In Danish, the word for equality, lighed, is the same as that for similarity, lighed. (Sometimes anthropologists use enshed to denote the latter, for analytical clarity, but it's not a word normally used.) Very often, regular people are not able to distinguish between the two concepts; they do not have the vocabulary for it and never learned there was even a difference between them. That thing about language forming our vision of the world. To be equal in Denmark means to be similar. It therefore follows that if you're not similar, you're most likely not equal either. You're weird, and possibly less awesome than us. You may even appear dangerous. Don't think you're more than us.

A short nod to the idea of “Danish values”, whatever that means. For some, it seems to mean “we're open and tolerant, and all those who are not like that, are not really Danish and their values are foreign and intrusive”, for others it means “Danish blood, eating pork, having a Christmas tree on your front porch”. I'll leave it at saying that I think both are missing the point. Trying to define values as “Danish” on its own makes the assumption that any values can be assigned any specific nationality, or that we share anything inherently apart from the tag on our passports (a social construct if ever there was one!), and whether the so-called Danish values are positive or negative they're only a short step from the logic behind outright nationalism. A full discussion is not for here, but I don't think it is fruitful to think like this. We need to go outside the nationalist box.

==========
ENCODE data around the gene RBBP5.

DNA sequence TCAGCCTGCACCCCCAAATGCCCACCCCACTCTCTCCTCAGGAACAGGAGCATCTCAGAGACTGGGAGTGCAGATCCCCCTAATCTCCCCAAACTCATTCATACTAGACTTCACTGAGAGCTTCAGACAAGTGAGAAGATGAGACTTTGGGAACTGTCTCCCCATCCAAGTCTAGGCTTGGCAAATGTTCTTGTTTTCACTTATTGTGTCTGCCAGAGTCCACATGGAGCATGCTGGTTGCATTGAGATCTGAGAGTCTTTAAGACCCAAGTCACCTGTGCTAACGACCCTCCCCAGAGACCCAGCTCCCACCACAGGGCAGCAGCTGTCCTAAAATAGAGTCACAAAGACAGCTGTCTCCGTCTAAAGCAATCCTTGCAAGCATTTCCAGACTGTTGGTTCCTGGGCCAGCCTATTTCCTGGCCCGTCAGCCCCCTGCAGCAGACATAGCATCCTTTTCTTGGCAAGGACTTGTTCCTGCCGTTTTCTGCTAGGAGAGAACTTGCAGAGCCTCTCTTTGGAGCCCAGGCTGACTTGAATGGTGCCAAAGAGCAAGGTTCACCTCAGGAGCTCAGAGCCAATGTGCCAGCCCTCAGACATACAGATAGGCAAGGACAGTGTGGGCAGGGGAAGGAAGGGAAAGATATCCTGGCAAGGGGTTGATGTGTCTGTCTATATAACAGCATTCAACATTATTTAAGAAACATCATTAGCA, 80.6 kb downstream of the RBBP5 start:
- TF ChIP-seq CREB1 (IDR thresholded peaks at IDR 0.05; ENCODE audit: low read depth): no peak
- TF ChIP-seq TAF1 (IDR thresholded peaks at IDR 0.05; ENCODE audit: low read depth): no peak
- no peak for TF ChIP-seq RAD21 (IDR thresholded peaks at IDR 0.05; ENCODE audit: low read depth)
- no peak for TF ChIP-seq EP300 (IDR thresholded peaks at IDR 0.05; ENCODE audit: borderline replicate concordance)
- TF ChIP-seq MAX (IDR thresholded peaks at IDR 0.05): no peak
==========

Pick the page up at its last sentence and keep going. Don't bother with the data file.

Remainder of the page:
I mentioned the language. In order to be similar and equal to us, you have to speak like us, speak Danish like a 5th generation native, because something. All the while we're kind of proud that it's so hard to learn, and make a big deal out of its difficultness. Not exactly encouraging for a happy someone recently arrived who wants to integrate into a new and exciting society (to bad no one told them that integration = assimilation). And then people refuse to speak Danish to them, switching to English whenever, because omg our English is awesome! Maybe it is, maybe it isn't, but I'll betcha it must be frustrating wanting to practice your Danish language skills buying stamps, and then they speak English to you at the first hint of an accent. Every single time. [Speaking from experience, this is annoying! It used to happen constantly in Barcelona, to the point where I simply stopped even trying to buy my groceries in Catalan. It is counterproductive for making people want to learn your awesome language!]